You should always allow plenty of time to get to the iCentre to hand your work in or to submit online. You can also post your work in to the University if you are unable to submit by hand. It is advisable to send by registered post and keep your receipt as proof of postage. Work that is submitted after the deadline will be classed as a fail unless you have had an extension approved in advance by a University Student Adviser.

 

If there are good reasons for handing in work late, fill out a Mitigating Circumstances Form and hand this in within 5 working days of the submission.  Remember, if your mitigation is upheld, your mark will be annulled, whether you pass or fail.

 

What happens to my work?

The majority of work is marked anonymously by a first marker. This is the rationale behind giving only your SID number on written assignments. Work that cannot be marked anonymously because of the nature of the assessment (e.g. presentations) is double marked if it contributes to 25% or more of the assessment. If it contributes to less than 25%, the Head of Department has to provide evidence of the integrity of the assessment method. Work that contributes towards the classification of an award is subject to external moderation. Double marking means that the second marker knows the mark awarded by the first marker and they have to agree a mark for each student.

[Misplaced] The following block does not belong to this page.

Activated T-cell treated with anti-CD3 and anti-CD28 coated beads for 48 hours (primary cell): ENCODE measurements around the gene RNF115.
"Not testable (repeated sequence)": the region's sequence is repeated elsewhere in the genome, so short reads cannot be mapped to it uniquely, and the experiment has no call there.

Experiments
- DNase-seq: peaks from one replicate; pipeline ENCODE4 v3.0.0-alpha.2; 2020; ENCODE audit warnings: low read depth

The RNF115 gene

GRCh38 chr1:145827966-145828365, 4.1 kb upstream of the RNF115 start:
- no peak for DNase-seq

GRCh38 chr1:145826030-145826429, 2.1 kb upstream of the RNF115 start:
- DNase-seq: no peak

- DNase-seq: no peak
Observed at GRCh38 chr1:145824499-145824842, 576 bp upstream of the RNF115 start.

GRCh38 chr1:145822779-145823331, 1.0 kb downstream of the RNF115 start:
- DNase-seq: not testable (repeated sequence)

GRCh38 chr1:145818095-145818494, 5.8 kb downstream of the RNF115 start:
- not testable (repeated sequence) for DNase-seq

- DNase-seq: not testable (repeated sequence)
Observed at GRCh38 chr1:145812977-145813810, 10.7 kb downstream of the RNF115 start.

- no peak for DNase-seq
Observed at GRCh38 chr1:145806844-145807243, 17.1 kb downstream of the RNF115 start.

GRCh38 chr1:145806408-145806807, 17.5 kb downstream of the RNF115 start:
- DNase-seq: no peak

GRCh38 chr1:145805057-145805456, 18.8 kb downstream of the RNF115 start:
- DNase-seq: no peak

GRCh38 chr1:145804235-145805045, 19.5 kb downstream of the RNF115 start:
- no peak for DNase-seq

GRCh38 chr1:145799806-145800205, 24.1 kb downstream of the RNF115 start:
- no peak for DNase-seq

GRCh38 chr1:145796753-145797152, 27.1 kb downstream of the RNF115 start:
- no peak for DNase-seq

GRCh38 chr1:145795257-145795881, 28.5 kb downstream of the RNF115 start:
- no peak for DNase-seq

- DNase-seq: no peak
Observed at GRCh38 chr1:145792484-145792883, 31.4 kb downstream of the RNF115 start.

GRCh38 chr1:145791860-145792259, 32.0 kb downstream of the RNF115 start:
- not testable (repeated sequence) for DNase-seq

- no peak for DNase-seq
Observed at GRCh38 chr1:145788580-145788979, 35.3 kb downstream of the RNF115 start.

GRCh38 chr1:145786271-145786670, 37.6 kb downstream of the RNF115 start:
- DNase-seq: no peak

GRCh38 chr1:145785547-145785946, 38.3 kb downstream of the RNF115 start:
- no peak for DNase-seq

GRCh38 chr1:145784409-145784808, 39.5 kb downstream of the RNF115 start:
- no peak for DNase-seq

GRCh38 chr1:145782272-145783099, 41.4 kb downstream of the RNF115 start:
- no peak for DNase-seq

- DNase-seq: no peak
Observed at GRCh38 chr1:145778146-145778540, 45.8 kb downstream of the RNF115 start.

Major Projects

All Major Projects at undergraduate and postgraduate level are unseen double marked, i.e. the second marker does not know the mark given by the first marker.